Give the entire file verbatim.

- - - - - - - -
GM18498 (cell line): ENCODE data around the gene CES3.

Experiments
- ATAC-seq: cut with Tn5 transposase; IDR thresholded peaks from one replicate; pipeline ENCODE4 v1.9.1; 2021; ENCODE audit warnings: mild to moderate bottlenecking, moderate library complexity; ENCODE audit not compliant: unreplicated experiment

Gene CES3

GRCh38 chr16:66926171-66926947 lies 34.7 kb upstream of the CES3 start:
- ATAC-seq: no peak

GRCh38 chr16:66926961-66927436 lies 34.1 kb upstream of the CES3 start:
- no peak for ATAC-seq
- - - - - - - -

GM18498 (cell line): ENCODE data around the gene CES3.

Experiments
- ATAC-seq: cut with Tn5 transposase; IDR thresholded peaks from one replicate; pipeline ENCODE4 v1.9.1; 2021; ENCODE audit warnings: mild to moderate bottlenecking, moderate library complexity; ENCODE audit not compliant: unreplicated experiment

Gene CES3

GRCh38 chr16:66926171-66926947 lies 34.7 kb upstream of the CES3 start:
- ATAC-seq: no peak

GRCh38 chr16:66926961-66927436 lies 34.1 kb upstream of the CES3 start:
- no peak for ATAC-seq